How many times have you heard, “if we put multiple organizations together, we can get better rates”? Do you believe that? Let’s consider the positives and negatives.
- If you combine small groups to make them large enough to exceed 100 to 150 does it cut your costs? It does give you more options in terms of funding and flexibility in benefits. It does not necessarily lower your rates.
- If I combine several large companies, doesn’t it help us with our rates? First of all, we have heard that claims are claims are claims. Putting them together does not lower them. So where do I benefit? You can lower your fixed costs. However, you must understand that fixed costs amount to about 20% of your total cost. So if you lower them by 10%, it should lower your overall rate by 2%. That is not a huge number. You can move the specific caps and take more risk. Do the successful companies with low claims wish to support this idea?
- Simply put:
- To begin with, it is difficult to find benefit program(s) that everyone agrees upon. Next will everyone be agreeable with the rates?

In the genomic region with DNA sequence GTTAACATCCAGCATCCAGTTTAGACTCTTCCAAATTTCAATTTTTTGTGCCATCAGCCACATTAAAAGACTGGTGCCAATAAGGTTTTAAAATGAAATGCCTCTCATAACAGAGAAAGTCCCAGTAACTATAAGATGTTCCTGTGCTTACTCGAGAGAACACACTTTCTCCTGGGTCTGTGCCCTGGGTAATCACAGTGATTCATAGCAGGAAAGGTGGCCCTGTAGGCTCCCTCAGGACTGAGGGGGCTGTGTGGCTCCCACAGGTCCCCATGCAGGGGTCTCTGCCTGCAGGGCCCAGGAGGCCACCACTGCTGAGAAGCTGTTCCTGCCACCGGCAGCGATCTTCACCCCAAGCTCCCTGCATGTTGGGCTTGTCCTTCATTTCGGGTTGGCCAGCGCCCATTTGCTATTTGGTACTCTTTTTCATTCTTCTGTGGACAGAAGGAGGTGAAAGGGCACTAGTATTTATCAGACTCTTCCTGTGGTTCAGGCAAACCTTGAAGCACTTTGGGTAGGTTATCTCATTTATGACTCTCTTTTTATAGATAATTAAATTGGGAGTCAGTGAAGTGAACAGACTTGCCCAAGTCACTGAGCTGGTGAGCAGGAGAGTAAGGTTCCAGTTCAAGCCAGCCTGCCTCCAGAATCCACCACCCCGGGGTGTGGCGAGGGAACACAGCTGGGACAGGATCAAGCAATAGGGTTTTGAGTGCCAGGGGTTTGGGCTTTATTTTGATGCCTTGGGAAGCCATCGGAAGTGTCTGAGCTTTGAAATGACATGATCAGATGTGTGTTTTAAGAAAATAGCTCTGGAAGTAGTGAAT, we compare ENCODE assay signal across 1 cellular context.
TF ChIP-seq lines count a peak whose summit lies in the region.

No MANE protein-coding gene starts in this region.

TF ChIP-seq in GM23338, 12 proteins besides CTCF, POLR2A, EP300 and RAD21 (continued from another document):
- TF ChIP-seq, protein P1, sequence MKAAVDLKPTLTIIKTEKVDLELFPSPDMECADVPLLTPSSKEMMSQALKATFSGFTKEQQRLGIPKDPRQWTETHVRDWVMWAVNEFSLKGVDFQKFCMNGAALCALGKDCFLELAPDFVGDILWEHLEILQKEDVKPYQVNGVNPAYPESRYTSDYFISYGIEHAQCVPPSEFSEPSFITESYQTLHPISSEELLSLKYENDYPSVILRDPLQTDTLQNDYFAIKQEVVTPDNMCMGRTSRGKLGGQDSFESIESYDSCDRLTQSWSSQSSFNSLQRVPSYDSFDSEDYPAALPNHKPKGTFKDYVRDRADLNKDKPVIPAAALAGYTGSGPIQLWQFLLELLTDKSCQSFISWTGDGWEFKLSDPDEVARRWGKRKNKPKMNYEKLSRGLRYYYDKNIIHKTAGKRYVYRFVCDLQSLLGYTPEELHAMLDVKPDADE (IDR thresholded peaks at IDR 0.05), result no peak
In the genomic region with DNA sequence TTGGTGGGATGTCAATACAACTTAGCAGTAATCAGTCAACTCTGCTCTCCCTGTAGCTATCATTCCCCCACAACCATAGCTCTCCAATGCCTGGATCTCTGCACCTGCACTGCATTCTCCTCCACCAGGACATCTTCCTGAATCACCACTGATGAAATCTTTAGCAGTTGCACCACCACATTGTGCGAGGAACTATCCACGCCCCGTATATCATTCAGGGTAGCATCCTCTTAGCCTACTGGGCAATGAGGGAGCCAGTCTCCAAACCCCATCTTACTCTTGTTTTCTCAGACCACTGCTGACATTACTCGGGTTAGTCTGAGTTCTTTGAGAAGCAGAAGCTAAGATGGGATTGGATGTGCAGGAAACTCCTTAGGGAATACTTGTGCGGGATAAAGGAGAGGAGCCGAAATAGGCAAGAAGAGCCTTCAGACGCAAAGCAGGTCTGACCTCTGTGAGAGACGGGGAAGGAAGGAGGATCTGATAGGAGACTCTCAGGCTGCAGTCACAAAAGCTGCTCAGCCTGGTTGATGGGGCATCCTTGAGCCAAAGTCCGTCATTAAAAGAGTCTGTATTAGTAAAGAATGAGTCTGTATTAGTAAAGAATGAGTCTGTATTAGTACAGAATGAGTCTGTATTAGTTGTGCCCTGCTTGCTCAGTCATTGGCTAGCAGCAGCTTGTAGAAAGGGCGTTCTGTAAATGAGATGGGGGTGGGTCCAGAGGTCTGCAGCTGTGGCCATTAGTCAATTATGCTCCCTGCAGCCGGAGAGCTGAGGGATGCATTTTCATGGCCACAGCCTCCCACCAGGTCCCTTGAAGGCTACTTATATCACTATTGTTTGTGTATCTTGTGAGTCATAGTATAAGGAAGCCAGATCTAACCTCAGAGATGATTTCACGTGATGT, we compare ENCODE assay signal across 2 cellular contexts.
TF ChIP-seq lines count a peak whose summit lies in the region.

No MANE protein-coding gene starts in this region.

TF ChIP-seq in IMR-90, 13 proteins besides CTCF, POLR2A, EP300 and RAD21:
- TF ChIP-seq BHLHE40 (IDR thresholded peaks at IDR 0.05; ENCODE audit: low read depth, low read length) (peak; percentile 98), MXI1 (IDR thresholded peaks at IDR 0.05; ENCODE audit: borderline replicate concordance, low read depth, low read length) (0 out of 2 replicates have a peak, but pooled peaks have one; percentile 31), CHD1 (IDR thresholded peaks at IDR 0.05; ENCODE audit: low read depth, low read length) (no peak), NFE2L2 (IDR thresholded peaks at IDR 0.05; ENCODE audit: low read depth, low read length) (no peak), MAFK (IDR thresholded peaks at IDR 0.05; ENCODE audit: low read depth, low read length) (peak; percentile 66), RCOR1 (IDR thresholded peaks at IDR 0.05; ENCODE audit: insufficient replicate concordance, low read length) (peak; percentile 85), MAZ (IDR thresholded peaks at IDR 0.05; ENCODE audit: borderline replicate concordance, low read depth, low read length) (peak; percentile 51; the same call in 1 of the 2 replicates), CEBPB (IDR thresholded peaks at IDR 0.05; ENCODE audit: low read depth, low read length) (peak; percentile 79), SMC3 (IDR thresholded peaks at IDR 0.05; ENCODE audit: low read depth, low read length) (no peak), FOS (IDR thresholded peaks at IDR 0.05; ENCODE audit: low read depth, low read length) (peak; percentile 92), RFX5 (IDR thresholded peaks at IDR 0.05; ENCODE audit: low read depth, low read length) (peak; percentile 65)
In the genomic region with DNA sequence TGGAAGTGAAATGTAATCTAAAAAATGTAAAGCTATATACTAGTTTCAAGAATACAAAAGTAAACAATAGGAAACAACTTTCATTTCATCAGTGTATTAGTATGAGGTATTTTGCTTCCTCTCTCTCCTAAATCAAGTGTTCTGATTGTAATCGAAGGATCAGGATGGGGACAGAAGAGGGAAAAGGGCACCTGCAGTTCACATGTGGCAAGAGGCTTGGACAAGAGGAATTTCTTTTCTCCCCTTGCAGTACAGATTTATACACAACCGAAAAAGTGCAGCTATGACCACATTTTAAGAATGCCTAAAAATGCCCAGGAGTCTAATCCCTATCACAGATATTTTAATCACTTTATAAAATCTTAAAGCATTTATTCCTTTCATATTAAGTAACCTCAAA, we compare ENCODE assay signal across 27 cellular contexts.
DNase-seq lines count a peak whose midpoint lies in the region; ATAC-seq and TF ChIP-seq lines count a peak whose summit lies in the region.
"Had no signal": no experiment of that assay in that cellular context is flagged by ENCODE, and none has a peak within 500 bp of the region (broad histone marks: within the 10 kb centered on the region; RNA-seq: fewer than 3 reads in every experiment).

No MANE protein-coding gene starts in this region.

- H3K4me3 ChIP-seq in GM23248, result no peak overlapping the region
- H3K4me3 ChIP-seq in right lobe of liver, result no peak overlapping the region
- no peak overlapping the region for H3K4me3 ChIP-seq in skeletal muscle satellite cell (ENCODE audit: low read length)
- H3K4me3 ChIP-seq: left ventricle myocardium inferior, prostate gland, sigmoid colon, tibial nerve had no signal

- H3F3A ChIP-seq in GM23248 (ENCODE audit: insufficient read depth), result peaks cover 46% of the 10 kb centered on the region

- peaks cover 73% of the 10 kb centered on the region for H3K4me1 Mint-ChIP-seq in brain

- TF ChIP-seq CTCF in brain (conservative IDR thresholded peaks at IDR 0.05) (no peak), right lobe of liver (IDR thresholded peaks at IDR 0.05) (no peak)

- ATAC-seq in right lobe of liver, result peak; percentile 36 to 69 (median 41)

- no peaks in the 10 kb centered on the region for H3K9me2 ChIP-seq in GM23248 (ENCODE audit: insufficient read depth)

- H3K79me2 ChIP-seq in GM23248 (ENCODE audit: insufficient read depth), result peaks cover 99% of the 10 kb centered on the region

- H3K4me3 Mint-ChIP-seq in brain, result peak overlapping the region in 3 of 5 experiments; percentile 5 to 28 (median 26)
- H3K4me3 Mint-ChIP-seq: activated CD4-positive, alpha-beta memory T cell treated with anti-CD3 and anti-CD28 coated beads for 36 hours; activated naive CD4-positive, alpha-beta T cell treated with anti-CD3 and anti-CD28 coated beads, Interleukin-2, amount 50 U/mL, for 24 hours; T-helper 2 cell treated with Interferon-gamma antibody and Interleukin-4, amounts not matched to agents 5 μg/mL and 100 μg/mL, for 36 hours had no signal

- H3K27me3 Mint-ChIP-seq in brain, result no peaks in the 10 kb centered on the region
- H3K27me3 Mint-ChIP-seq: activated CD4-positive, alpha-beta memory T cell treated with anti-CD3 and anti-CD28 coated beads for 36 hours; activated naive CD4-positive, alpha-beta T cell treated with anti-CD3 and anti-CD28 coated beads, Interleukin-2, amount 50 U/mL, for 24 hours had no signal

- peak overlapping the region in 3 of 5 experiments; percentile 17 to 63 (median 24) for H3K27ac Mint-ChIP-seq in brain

- The key point is that there are winners and losers when you put groups together. Winners are happy and Losers would like to leave the group.
- The Winners: They are the organizations that joined and have the highest claims.
- The Losers: Those are the organization that joined but have the lowest claims.
- Result: Most of the time half of the people are happy while the others regret joining the group.
- Solution: There is no perfect solution, but if you have 150 or more employees, you need to concentrate on how to reduce your claims. This means evaluating your claims and taking appropriate actions. There are a number of ways to reduce your costs without reducing benefits, but how you go about doing so should be up to the company and the consultant. It begins with your size, how much you want to be involved in the process and how much risk you wish to take.
Are large consulting firms creating an increase in cost for healthcare?